063 – How Not to Be Seen

Concluding our trilogy of episodes on Chapter 5 of The Hobbit. Gollum begins to realize that Bilbo has his ring, and Bilbo begins to realize what it does. He uses its power of invisibility to escape from Gollum, but stops short of killing the wretched creature: an act of pity that will have great implications for Bilbo and for Middle-earth. We turn again to the first edition to see how Tolkien’s minor edits changed the ring from a magical trinket into an artifact of power with a will of its own, and your hosts thankfully retire their Gollum voices until The Lord of the Rings.

For the online article “Bag End – A Very English Place” referenced in our Tolkien Fun Fact about Jane Neave, please see the Tolkien Library website: http://www.tolkienlibrary.com/press/1065-Bag-End-A-Very-English-Place.php (hat tip to listener Trotter)

Listen to the episode here, on YouTube, or in the player below:

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Recommended Reading:

Tolkien, J. R. R. The Hobbit (Mariner Books, paperback) pp. 78-84, “Riddles in the Dark”

Tolkien, J. R. R. The Hobbit Facsimile First Edition (HarperCollins, hardcover)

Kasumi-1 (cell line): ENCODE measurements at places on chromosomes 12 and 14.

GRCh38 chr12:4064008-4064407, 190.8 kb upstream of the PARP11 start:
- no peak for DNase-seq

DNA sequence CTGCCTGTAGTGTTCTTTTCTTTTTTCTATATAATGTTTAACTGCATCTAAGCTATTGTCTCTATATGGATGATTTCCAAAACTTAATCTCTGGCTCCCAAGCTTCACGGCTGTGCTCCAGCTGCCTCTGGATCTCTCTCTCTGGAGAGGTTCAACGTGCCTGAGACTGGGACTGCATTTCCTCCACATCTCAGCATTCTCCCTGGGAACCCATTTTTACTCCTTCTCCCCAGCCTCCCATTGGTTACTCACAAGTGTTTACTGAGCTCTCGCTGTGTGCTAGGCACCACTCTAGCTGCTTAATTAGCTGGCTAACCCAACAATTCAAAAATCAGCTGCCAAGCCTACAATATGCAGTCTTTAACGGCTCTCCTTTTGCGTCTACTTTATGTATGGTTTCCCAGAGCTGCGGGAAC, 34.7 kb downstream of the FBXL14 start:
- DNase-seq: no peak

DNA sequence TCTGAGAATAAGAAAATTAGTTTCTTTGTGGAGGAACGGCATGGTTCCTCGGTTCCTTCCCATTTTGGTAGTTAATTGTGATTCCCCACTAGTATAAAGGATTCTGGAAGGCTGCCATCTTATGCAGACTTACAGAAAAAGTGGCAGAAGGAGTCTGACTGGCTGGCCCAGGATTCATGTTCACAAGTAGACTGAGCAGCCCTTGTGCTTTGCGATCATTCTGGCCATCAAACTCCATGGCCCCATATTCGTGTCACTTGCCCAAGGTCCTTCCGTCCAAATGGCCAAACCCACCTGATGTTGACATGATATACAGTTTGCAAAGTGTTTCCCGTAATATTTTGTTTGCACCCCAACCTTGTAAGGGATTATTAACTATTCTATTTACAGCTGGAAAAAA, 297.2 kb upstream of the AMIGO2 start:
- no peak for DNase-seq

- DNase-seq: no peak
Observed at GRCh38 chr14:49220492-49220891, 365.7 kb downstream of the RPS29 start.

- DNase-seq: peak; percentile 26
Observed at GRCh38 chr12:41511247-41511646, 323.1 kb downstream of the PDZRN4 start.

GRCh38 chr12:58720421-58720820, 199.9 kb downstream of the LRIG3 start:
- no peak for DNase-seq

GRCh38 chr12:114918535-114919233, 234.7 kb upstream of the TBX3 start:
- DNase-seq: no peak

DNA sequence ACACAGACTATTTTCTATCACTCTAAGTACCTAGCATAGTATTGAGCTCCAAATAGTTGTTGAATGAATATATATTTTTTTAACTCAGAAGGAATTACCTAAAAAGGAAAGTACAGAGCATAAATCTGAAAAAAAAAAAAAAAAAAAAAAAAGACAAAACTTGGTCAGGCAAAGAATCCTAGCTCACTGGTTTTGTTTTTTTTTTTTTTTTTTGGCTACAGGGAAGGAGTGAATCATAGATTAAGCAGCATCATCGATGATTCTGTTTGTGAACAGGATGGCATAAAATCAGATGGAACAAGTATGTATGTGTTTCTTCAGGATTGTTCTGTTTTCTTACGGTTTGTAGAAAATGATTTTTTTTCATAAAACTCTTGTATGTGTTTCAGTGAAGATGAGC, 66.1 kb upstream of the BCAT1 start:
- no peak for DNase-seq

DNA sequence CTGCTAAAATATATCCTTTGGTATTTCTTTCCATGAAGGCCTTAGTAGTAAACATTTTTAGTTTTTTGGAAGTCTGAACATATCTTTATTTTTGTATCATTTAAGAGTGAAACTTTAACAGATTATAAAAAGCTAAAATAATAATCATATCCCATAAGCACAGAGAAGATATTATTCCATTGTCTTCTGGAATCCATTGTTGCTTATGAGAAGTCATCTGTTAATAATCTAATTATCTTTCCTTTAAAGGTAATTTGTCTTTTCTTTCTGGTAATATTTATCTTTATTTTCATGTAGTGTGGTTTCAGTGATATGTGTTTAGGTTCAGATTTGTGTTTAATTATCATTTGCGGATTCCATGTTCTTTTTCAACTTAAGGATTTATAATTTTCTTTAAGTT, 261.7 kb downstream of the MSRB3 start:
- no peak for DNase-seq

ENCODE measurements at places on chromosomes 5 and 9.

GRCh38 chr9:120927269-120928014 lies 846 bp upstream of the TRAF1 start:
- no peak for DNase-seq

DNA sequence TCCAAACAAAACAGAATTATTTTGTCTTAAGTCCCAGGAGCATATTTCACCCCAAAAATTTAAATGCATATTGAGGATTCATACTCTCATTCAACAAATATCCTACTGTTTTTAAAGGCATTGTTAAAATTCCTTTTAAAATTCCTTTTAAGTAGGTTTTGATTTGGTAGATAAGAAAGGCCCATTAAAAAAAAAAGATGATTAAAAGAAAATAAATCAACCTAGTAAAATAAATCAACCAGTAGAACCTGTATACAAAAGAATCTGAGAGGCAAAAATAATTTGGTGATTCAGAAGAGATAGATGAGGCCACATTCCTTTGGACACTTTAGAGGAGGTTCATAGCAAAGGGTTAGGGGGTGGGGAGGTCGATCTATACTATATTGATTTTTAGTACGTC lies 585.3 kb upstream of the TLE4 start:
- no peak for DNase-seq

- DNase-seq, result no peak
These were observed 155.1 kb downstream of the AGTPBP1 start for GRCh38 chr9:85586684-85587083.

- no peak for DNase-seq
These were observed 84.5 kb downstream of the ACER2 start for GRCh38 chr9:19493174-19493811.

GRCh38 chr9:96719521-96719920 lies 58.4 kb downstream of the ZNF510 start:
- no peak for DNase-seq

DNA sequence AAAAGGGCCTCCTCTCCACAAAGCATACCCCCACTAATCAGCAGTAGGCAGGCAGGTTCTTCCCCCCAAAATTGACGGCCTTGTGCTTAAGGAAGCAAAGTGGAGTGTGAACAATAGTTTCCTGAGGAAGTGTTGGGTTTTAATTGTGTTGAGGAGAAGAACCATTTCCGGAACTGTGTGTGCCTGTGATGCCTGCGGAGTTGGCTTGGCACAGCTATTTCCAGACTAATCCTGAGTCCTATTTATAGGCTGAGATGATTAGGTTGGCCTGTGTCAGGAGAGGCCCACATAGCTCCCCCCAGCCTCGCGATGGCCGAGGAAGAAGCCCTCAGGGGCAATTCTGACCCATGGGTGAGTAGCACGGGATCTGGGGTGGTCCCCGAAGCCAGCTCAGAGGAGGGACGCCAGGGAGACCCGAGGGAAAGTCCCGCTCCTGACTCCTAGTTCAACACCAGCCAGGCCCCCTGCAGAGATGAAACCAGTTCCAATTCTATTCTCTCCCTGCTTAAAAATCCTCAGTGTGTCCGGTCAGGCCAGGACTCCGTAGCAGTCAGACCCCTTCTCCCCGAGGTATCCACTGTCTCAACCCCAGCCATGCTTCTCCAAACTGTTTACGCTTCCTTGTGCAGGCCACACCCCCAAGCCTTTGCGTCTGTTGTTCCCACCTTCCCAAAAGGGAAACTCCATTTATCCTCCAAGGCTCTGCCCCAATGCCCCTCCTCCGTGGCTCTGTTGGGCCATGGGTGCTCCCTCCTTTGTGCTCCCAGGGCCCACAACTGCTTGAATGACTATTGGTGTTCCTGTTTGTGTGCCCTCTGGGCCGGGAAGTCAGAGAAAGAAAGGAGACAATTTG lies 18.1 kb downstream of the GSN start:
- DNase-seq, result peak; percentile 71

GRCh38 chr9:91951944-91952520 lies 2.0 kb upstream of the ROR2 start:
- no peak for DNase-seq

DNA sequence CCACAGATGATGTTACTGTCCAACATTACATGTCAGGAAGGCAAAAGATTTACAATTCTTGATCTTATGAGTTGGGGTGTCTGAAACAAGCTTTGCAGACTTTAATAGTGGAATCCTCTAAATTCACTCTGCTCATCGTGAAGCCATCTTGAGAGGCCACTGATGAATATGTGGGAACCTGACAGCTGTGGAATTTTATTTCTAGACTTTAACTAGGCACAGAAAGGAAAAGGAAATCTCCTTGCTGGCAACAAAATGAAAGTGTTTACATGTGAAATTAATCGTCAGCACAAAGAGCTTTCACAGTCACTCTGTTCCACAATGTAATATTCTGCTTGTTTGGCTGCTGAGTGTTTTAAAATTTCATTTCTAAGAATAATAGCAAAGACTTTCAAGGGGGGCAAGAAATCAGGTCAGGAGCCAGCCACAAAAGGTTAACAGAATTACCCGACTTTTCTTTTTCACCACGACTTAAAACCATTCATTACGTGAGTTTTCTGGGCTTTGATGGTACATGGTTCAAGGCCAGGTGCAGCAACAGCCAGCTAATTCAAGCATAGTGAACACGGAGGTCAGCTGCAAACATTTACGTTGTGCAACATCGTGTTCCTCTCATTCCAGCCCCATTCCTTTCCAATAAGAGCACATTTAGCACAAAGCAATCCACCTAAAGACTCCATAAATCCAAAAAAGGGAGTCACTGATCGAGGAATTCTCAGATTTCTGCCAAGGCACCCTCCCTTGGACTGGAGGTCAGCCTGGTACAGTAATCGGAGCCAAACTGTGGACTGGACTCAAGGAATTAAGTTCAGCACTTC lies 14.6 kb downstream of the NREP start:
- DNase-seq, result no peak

Tolkien, J. R. R. The Fellowship of the Ring: Being the First Part of The Lord of the Rings (Mariner Books, paperback)

Tolkien, J. R. R. and Douglas A. Anderson, ed. The Annotated Hobbit (HarperCollins, hardcover)

Rateliff, John D. The History of the Hobbit (HarperCollins, one-volume hardcover)

Carpenter, Humphrey, ed. The Letters of J.R.R. Tolkien (Mariner Books, paperback)

Olsen, Corey. Exploring J.R.R. Tolkien’s The Hobbit (Mariner Books, paperback)

062 – …Ere the Other Side He See

Our second episode on Chapter 5 of The Hobbit. Tension mounts as the riddle contest between Bilbo and Gollum continues, with Bilbo’s life at stake. His luck saves him in the final round, but when Gollum accuses him of not playing fair, he’s still very much in danger. We compare the current text to the first edition to see how Tolkien transformed Gollum from a hungry, but honest, monster into a “miserable wicked creature” corrupted by the One Ring. And we welcome a listener to the North Wing of the Prancing Pony in a new segment!

Listen to the episode here, on YouTube, or in the player below:

Subscribe to the podcast via:

Comments or questions for Barliman’s Bag:

  • Visit us at Facebook or Twitter
  • Comment on this blog post
  • Click the green button at right